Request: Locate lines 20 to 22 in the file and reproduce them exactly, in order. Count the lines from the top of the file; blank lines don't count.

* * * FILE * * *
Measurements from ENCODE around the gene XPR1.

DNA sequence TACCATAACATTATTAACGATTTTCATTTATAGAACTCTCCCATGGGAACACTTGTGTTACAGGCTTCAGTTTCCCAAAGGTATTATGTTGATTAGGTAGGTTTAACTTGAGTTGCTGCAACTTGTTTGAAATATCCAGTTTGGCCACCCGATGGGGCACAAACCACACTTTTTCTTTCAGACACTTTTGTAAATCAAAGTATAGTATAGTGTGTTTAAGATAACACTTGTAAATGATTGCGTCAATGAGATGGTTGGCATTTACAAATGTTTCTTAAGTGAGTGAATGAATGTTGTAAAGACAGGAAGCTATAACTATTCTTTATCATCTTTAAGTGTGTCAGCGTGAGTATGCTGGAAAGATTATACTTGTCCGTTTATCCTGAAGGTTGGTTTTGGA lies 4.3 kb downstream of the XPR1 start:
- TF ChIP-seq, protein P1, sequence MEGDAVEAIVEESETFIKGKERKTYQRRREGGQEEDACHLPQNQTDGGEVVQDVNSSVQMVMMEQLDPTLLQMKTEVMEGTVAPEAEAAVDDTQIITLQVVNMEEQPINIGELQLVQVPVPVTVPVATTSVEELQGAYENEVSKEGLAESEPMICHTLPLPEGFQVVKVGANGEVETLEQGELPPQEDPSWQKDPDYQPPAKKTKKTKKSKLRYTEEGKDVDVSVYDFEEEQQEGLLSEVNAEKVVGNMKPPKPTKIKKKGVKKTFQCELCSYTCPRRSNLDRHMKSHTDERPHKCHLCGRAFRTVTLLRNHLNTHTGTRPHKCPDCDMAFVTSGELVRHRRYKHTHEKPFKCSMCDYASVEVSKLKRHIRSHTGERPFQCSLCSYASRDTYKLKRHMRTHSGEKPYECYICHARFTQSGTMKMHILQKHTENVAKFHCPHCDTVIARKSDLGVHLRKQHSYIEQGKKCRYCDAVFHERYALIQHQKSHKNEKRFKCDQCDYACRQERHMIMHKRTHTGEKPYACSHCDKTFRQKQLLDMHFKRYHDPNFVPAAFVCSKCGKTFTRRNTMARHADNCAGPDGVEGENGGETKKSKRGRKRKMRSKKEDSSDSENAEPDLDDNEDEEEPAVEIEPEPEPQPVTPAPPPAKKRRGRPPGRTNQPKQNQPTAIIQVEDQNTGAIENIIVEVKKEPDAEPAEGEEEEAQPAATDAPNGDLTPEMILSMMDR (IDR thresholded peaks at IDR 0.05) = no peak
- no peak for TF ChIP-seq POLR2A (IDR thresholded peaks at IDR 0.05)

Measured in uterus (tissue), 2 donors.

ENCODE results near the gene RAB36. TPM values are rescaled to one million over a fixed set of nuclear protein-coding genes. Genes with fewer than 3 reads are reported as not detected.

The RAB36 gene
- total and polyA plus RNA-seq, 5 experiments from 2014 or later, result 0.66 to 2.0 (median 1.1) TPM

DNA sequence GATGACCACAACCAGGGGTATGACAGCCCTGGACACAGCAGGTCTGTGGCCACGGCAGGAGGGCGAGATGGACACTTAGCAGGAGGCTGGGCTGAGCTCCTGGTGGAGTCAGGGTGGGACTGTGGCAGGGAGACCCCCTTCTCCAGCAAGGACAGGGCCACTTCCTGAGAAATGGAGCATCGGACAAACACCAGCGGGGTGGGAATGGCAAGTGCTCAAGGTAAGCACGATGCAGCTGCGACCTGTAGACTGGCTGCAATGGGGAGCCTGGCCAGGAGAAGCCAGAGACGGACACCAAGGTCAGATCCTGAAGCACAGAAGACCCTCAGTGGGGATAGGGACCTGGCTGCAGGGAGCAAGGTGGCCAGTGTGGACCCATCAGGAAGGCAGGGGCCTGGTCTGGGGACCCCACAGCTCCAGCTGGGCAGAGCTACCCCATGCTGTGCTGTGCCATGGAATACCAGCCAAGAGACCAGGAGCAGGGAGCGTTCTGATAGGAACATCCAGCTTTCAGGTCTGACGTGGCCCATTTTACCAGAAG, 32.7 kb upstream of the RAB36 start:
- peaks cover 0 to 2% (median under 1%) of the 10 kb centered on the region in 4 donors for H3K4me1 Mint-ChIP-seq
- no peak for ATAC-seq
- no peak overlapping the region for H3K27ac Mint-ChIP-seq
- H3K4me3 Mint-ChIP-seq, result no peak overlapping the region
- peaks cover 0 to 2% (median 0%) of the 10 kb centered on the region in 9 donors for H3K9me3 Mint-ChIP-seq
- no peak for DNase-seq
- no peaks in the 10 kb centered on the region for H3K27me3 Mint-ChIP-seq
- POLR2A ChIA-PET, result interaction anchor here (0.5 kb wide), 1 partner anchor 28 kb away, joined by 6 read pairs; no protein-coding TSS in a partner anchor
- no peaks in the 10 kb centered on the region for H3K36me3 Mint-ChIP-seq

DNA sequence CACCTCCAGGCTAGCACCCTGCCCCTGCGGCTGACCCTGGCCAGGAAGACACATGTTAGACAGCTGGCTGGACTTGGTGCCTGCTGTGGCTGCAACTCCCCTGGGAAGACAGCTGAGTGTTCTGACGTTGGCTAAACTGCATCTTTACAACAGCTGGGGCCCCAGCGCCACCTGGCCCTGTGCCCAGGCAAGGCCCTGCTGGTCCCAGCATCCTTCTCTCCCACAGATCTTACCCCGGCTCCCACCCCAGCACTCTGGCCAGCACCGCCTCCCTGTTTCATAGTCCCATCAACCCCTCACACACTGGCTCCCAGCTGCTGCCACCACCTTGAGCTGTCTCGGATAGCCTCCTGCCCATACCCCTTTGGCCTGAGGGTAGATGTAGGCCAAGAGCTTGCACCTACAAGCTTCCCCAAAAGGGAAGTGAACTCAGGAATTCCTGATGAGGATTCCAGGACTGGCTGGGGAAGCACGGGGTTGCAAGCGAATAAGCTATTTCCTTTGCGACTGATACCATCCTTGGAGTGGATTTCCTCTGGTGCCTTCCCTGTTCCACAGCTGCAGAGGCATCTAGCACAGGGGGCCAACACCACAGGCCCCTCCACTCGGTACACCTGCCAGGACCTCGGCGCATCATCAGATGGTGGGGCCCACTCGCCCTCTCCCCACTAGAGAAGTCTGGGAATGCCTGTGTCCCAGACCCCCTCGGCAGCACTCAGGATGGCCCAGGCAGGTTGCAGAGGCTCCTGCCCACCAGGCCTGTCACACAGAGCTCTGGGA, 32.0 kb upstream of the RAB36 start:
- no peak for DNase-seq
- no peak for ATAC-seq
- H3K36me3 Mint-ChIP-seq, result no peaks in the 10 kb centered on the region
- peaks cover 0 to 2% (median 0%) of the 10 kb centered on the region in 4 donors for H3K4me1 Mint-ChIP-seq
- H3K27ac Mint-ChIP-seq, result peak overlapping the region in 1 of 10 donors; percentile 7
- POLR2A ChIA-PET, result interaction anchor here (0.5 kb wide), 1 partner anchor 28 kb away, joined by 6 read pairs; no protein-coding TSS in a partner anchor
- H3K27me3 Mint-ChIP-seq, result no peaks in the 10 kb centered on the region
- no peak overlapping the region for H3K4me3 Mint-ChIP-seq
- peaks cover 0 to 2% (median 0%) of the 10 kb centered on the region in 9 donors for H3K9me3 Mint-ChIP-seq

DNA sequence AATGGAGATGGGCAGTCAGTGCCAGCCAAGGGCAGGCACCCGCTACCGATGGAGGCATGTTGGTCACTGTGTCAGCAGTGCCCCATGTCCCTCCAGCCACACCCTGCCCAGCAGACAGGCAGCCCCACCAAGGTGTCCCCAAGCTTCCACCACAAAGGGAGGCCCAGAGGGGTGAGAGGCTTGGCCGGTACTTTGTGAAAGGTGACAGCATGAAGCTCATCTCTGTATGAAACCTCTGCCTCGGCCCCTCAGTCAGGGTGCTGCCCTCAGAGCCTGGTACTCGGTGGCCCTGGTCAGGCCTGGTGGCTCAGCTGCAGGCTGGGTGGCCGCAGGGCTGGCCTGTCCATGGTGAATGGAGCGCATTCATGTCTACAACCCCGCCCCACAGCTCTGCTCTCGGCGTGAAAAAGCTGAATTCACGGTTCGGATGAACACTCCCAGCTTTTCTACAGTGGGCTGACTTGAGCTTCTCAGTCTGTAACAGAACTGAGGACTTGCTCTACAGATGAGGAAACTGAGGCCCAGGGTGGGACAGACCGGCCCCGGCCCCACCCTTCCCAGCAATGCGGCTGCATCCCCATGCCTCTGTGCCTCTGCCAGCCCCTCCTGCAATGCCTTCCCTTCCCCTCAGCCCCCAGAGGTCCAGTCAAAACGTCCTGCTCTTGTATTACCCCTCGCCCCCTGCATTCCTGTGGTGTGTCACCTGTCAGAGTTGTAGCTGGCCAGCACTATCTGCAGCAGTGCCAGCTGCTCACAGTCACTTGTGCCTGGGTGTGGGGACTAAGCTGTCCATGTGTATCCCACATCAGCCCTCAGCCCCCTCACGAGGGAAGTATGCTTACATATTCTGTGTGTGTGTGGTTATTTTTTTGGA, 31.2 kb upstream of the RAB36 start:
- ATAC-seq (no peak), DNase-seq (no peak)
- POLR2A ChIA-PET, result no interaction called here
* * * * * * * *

- no peak for DNase-seq
- no peak for ATAC-seq
- H3K36me3 Mint-ChIP-seq, result no peaks in the 10 kb centered on the region